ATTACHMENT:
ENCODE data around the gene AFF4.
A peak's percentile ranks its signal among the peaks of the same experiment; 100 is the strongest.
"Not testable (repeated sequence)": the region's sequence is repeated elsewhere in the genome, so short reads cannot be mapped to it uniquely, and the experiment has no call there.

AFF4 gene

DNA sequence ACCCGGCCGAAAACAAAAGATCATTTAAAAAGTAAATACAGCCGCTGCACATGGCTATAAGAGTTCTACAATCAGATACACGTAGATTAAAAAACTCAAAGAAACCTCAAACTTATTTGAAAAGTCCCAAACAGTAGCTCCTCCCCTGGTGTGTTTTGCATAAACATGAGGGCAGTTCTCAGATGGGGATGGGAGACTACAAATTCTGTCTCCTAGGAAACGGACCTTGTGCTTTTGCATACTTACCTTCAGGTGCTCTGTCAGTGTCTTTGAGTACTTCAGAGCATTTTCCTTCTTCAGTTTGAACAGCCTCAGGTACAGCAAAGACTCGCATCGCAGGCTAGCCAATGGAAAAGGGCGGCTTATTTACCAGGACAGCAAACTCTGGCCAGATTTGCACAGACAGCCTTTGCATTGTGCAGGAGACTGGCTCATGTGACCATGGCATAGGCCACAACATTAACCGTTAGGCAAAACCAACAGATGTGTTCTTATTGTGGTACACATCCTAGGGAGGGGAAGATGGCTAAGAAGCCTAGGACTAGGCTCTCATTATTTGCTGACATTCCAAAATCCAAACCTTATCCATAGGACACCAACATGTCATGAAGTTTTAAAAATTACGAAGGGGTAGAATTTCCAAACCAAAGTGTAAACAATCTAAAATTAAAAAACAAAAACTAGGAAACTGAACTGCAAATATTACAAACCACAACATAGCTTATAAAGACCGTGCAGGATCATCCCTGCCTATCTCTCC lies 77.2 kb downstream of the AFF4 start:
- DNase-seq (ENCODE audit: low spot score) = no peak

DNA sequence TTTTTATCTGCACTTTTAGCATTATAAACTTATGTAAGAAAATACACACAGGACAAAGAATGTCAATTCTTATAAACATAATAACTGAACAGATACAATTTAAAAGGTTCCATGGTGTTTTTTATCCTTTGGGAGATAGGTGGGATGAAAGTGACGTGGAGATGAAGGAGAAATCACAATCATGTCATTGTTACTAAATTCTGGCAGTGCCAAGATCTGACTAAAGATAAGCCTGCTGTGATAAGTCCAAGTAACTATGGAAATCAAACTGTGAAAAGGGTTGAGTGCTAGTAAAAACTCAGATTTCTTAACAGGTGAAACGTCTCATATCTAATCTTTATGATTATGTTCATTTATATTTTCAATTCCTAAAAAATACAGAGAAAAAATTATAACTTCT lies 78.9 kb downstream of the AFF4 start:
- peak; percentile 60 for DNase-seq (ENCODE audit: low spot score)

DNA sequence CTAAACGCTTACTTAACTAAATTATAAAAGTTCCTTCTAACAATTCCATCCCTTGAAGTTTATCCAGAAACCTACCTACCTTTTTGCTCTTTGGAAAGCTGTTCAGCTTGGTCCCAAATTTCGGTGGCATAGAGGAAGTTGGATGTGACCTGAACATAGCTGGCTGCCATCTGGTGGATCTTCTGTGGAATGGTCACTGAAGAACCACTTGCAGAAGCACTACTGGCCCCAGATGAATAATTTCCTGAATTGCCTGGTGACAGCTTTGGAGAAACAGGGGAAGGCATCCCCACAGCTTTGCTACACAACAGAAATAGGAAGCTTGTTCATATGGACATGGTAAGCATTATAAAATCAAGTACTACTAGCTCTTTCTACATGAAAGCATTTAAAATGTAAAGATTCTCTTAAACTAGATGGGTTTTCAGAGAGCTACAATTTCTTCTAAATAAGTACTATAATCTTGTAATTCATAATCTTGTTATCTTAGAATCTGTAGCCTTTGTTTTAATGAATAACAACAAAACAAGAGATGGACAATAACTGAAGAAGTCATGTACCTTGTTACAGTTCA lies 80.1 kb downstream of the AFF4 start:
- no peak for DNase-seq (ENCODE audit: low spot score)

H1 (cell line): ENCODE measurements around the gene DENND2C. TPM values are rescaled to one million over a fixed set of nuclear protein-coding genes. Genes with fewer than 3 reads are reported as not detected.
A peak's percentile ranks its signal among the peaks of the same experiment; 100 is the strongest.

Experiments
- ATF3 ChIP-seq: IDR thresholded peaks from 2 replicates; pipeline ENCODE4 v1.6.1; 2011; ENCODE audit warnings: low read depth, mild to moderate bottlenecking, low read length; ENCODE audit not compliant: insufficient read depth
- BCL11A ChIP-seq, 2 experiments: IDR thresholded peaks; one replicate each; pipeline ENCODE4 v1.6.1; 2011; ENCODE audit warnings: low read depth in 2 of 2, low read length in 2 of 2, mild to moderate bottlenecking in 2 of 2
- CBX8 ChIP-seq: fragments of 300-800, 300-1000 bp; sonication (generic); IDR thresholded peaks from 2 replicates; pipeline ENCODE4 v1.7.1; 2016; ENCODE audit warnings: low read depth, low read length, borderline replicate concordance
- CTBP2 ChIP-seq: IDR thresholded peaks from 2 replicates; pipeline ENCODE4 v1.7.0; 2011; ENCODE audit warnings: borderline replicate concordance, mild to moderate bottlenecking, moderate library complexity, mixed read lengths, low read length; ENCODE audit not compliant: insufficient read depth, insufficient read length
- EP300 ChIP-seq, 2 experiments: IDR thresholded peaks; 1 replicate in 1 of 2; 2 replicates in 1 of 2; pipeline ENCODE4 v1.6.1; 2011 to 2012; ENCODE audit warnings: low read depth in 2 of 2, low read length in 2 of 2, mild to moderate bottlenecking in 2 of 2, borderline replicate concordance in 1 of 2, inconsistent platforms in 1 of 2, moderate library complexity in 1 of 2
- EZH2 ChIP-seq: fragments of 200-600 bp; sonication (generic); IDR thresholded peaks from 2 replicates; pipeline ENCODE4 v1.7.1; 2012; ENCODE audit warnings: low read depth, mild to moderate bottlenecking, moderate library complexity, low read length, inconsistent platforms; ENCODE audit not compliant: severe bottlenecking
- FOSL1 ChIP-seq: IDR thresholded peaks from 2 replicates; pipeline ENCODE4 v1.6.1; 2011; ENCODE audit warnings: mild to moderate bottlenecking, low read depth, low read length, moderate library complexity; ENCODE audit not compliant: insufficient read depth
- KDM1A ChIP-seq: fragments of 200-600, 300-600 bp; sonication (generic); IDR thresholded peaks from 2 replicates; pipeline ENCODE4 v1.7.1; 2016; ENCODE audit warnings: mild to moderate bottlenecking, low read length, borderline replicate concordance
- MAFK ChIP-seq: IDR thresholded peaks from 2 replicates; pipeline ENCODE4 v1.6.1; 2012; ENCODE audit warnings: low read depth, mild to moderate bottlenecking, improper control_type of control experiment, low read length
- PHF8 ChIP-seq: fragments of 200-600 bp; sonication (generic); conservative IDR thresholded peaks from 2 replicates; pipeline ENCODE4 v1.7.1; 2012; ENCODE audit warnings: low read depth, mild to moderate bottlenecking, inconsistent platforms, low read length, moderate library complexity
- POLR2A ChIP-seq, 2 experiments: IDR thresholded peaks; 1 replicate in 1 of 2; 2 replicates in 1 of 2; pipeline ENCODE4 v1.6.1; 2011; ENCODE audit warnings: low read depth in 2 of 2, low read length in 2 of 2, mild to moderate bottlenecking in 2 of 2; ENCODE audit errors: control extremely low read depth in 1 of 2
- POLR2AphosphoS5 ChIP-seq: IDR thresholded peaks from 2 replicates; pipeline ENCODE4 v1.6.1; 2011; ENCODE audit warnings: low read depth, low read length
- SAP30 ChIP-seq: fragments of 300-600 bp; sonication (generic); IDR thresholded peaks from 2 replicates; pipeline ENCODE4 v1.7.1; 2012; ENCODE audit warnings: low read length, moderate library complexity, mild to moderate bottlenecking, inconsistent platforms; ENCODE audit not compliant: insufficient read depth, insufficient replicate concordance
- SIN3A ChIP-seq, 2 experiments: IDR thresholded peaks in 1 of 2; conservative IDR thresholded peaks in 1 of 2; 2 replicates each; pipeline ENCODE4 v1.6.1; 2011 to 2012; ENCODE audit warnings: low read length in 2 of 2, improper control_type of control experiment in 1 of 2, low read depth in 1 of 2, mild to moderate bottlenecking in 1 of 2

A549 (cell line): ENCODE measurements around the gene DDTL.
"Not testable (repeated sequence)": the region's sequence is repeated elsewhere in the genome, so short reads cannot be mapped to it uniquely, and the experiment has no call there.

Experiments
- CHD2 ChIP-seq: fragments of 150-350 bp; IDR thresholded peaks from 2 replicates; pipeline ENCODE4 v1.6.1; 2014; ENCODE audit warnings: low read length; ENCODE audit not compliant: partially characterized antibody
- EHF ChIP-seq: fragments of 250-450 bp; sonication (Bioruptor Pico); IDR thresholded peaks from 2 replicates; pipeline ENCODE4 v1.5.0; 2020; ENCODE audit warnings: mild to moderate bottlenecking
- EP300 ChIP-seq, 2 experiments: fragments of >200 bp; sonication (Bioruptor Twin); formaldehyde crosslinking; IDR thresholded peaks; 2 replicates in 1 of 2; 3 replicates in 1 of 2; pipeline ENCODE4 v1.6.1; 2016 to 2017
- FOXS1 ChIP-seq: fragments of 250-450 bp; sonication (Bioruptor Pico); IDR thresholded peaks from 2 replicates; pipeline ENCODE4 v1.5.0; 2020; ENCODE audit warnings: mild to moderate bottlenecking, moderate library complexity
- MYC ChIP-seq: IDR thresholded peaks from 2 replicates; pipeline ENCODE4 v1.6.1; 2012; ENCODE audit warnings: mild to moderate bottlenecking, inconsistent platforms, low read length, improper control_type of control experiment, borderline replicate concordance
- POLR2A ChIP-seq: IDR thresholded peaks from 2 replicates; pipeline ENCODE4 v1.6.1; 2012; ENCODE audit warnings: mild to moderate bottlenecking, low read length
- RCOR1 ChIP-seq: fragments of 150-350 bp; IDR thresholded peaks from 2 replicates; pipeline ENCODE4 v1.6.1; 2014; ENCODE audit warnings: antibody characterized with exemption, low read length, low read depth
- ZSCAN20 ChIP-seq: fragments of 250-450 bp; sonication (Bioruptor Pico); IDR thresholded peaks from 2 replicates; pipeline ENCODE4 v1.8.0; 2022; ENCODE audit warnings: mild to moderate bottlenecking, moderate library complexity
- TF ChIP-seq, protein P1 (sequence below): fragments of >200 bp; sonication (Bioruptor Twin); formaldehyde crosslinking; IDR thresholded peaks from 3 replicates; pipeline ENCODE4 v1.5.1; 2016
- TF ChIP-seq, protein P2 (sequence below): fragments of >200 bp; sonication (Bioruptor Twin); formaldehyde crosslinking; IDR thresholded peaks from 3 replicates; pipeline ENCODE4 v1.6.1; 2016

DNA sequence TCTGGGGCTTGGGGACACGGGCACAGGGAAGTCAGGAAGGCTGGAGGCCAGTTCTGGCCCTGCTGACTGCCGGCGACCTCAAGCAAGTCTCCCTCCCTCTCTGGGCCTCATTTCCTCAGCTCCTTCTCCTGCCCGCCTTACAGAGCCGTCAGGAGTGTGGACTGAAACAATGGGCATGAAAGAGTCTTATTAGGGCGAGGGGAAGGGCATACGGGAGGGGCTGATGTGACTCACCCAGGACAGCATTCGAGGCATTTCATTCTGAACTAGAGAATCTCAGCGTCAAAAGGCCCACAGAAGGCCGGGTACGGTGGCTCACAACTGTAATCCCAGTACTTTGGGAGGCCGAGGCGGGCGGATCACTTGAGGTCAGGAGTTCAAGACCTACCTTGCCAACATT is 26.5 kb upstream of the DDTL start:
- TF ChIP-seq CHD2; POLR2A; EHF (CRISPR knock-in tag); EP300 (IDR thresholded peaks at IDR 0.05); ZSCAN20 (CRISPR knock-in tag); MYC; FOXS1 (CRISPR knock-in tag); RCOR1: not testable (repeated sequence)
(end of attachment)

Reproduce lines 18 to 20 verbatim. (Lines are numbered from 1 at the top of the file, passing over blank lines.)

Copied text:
- EP300 ChIP-seq, 2 experiments: IDR thresholded peaks; 1 replicate in 1 of 2; 2 replicates in 1 of 2; pipeline ENCODE4 v1.6.1; 2011 to 2012; ENCODE audit warnings: low read depth in 2 of 2, low read length in 2 of 2, mild to moderate bottlenecking in 2 of 2, borderline replicate concordance in 1 of 2, inconsistent platforms in 1 of 2, moderate library complexity in 1 of 2
- EZH2 ChIP-seq: fragments of 200-600 bp; sonication (generic); IDR thresholded peaks from 2 replicates; pipeline ENCODE4 v1.7.1; 2012; ENCODE audit warnings: low read depth, mild to moderate bottlenecking, moderate library complexity, low read length, inconsistent platforms; ENCODE audit not compliant: severe bottlenecking
- FOSL1 ChIP-seq: IDR thresholded peaks from 2 replicates; pipeline ENCODE4 v1.6.1; 2011; ENCODE audit warnings: mild to moderate bottlenecking, low read depth, low read length, moderate library complexity; ENCODE audit not compliant: insufficient read depth